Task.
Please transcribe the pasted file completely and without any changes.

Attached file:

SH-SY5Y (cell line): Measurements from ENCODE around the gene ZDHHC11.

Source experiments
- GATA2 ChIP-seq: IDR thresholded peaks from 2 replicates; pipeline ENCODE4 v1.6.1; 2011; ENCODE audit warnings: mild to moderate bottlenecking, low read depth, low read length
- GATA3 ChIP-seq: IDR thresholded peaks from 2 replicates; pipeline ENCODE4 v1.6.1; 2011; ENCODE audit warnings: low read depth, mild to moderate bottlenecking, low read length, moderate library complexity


SH-SY5Y (cell line): Measurements from ENCODE around the gene ZDHHC11.

Source experiments
- GATA2 ChIP-seq: IDR thresholded peaks from 2 replicates; pipeline ENCODE4 v1.6.1; 2011; ENCODE audit warnings: mild to moderate bottlenecking, low read depth, low read length
- GATA3 ChIP-seq: IDR thresholded peaks from 2 replicates; pipeline ENCODE4 v1.6.1; 2011; ENCODE audit warnings: low read depth, mild to moderate bottlenecking, low read length, moderate library complexity